Published By Mia Gardner : 06 Nov 2017 | Last Updated: 23 Dec 2020
Interestingly, though, there is a large body of research that suggests that winning the lottery actually doesn’t make us happier over time. On the flip side of that, it seems that over time serious personal tragedies such as becoming disabled don’t leave us feeling as devastated as might be expected either. The reason for both these things is the same: a concept known as “hedonic adaptation”.
The “hedonic” in “hedonic adaptation” refers to the natural human inclination to pursue pleasure and self-indulgence. “Adaptation” refers to the way we seem to acclimatise to the new levels of comfort over time. Once their novelty wears off, we appear to return to a kind of set point for happiness, The same seems to be true when we’re dealing with the challenges life throws at us too; over time we adapt to life with physical disabilities, and are about as satisfied or dissatisfied with life as we were before becoming handicapped.
Just as most data show that our physical bodies have a basic set weight range, so too do we seem to have a default emotional outlook. This occurs within reason, of course; a few days of indulging in chocolate cake and your body will cope and may compensate by using the energy for other things, but eat an entire dessert buffet every day and you’re going to run into problems. In the same way, those who earn more money are measurably happier than those who struggle, but only up to a certain point.
Some of us have a personal setting of “optimist” and some of us are more depressive or pessimistic in our outlooks, and it turns out that this setting is almost impossible to change or avoid reverting back to.
Knowing that you’ll probably feel joy again even after something terrible happens to you is a very good thing. It’s also helpful to know that money can’t buy happiness, and to understand what is happening to us psychologically when we play to win the lottery or try for jackpots at online casinos. That way, we can reap the emotional benefits every time, regardless of if we ever manage to win big.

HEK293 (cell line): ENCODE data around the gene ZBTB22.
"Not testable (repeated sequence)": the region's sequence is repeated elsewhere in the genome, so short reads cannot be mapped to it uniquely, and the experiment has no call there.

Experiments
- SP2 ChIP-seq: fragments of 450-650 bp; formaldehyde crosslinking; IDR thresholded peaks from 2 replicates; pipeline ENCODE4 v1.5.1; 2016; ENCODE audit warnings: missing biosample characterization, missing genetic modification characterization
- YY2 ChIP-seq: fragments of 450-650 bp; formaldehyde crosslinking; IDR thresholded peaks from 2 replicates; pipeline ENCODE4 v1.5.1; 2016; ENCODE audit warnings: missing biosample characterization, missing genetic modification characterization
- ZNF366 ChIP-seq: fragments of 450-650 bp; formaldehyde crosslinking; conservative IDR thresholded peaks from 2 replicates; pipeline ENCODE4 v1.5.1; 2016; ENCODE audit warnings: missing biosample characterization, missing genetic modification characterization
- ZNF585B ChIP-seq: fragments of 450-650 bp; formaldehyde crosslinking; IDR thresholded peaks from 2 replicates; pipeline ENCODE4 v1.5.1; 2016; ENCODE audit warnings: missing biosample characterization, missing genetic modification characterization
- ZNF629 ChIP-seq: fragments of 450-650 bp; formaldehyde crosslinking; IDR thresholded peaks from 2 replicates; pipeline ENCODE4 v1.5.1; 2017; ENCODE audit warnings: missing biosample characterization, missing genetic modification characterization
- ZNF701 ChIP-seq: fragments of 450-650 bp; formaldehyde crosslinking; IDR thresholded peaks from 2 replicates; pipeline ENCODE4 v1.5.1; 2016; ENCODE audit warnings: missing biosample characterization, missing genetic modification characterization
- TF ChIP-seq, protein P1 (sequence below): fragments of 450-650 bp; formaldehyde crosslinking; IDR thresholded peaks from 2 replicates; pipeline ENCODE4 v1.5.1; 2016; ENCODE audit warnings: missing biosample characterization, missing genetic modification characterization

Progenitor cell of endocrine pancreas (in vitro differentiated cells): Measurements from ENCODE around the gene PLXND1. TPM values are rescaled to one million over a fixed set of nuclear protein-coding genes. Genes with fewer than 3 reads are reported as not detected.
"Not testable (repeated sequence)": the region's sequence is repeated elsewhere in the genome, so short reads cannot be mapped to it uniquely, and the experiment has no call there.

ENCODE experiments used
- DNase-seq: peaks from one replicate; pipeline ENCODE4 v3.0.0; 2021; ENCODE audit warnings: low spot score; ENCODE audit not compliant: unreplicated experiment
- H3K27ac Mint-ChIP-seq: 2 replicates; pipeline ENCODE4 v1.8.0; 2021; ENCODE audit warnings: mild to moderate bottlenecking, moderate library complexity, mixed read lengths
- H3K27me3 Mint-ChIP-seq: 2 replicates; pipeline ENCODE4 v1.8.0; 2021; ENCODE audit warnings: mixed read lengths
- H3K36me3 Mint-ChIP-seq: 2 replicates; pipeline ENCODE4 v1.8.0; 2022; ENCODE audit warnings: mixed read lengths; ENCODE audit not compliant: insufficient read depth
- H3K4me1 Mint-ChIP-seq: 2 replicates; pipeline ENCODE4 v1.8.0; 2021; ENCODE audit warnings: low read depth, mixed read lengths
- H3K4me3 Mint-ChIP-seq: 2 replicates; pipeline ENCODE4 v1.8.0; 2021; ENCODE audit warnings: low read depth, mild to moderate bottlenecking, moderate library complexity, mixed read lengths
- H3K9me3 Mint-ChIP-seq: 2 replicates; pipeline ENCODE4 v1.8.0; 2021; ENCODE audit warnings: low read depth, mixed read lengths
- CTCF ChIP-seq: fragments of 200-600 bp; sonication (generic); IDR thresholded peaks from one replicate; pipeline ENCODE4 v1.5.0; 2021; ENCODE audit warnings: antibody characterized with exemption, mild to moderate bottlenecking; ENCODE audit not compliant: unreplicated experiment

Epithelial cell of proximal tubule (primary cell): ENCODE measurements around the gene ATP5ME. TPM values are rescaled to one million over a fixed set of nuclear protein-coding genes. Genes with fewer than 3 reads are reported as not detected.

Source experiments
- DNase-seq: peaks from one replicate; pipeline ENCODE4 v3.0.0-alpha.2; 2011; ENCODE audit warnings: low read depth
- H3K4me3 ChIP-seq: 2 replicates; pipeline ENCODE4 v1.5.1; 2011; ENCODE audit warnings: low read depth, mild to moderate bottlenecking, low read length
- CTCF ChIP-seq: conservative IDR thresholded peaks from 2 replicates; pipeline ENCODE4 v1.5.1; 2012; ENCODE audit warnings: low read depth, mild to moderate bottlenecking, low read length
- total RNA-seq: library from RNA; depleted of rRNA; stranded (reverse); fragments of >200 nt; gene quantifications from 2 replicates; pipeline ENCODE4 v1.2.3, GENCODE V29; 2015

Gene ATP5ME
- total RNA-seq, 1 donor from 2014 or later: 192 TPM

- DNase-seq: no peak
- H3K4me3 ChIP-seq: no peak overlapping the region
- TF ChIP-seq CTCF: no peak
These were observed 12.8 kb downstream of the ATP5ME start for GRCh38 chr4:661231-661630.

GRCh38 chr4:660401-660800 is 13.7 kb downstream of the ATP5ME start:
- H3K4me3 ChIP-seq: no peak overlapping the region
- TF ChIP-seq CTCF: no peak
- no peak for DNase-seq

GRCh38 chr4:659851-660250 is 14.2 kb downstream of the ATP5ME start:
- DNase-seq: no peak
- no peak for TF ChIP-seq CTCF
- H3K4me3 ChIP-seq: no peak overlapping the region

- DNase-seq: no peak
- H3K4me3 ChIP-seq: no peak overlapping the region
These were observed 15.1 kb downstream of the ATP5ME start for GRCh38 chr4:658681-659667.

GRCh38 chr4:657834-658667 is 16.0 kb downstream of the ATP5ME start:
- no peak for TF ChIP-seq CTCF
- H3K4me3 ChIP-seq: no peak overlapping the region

In addition to the principle of Hedonic Adaptation, we’re also susceptible to the “near miss factor”. This means that we haven’t evolved to easily conceptualise huge numbers or what the probability of something actually means. It’s not that difficult to get 3 out of 6 numbers in a lottery draw, and it can feel as if we are very close to winning and need only try again.
If you understand the psychological principles at work when you play for huge sums of money, you can avoid the pitfall of chasing after a huge win and getting yourself into financial trouble. It’s also been found that daydreaming about the things you could do is relaxing and stimulates creativity, so it’s something we could all benefit from as we try to make our way in today’s stressful world. If you need some food for thought, the current jackpot at a leading online casino is currently over €3 million; just imagine what could be done with that!
In a nutshell, then, playing for big wins is good for your mental health and for taking small breaks to cope with daily strains. Just remember that you are not likely to actually win the jackpot or the lottery, and count it as an added windfall if you do. Not one that will bring you lasting happiness, though; so take comfort in that if you don’t win!